Summer being what it is (to wit, comparatively warmer and drier), no doubt you’re planning on taking a vacation in the next couple of months. Maybe you’re heading to the beach. Maybe you’re going abroad. Maybe you’re attending a family reunion on a nuclear submarine and staging a singalong version of The Sound of Music at 900 feet.
“Oh, Dad, I’m so glad we found you! You’re playing the Reverend Mother, remember? Climb Every Mountain is up next — hurry and get your wimple.”
For many people, vacations are a chance to explore a culture or an area they’ve always loved. And for many of those people, actually arriving in that area and experiencing that culture firsthand can be a bit of a shock.
For example, I grew up in a popular tourist town on the beach. Every summer, we locals would have a great time laughing at the tourists who showed up on the beach with their bikinis and sunscreen, not realizing that our beach is not the kind of beach where one basks in the sun, drinking appletinis and exchanging flirtatious glances with lifeguards. Our beach is more of a place where one tests out the wind-buffering capacity of new ski gear. My dad sometimes says that the town’s most lucrative industry is selling sweatshirts to optimistic tourists.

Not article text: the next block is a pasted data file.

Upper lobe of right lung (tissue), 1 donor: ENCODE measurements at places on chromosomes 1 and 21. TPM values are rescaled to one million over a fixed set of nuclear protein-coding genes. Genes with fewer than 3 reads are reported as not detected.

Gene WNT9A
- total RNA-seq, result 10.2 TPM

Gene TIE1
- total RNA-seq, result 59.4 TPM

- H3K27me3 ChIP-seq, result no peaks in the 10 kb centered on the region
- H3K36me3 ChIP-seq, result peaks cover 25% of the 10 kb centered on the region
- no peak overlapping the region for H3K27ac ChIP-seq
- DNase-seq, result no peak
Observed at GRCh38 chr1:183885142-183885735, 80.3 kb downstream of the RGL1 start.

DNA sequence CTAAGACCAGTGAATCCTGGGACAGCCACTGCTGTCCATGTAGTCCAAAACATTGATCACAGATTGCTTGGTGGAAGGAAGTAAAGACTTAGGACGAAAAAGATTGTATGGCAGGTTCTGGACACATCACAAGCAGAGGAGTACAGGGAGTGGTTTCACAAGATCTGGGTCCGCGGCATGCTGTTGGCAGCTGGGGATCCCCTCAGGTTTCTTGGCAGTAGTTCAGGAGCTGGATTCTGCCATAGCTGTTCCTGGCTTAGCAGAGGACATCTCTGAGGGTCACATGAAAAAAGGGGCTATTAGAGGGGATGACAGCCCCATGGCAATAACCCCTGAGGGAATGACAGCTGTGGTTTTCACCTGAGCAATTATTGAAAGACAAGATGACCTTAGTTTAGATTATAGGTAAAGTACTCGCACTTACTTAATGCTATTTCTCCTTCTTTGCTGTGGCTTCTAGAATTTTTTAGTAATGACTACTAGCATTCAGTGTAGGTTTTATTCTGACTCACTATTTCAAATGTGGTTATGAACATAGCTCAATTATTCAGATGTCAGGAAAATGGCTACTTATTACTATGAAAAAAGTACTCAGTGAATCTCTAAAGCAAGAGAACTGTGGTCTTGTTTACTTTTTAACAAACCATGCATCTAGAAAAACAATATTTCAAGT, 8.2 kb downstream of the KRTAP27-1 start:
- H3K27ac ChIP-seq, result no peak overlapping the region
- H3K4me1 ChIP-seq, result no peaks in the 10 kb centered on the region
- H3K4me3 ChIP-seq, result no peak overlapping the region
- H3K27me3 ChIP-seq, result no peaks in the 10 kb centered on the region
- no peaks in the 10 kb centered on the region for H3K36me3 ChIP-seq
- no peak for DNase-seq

But no matter how rude an awakening those tourists get when they see our fog and drizzle, many of them keep coming back again and again. It’s like they’ve learned that their ideal beach town is fictional, but they’ve found something even better in its place.
Bill Bryson’s Notes from a Small Island is like that discovery. As he narrates in the book, Bryson, an American, stopped in England on his way home from a European jaunt and ended up getting a job in a mental hospital there, where he met his future wife. Nearly two decades later, he and his family decided to move back to the U.S. — but not before Bryson toured the width and breadth of England one last time, saying farewell everything he loved (and hated) about the country.
If you’d like to visit England, Notes from a Small Island is a good crash course in the quiet nooks and crannies of the nation. If you’ve already spent some time there, Notes will remind you of the endearing (and maddening) details you’ve forgotten. And for all readers, Bryson will inspire and delight as he broaches the questions of belonging and adapting with a level of humor many travel writers lack.
What are your travel plans for this summer? Is it a new destination for you, or an old favourite?
Just a short reminder — the game’s still on for our Harry Potter appreciation week! Post links to your HP-inspired essays, artwork, music, recipes, and crochet patterns, and they’ll be eligible for featuring on this blog!
Photo credits: Book cover from Better World Books; submarine interior from tpsdave at Pixabay.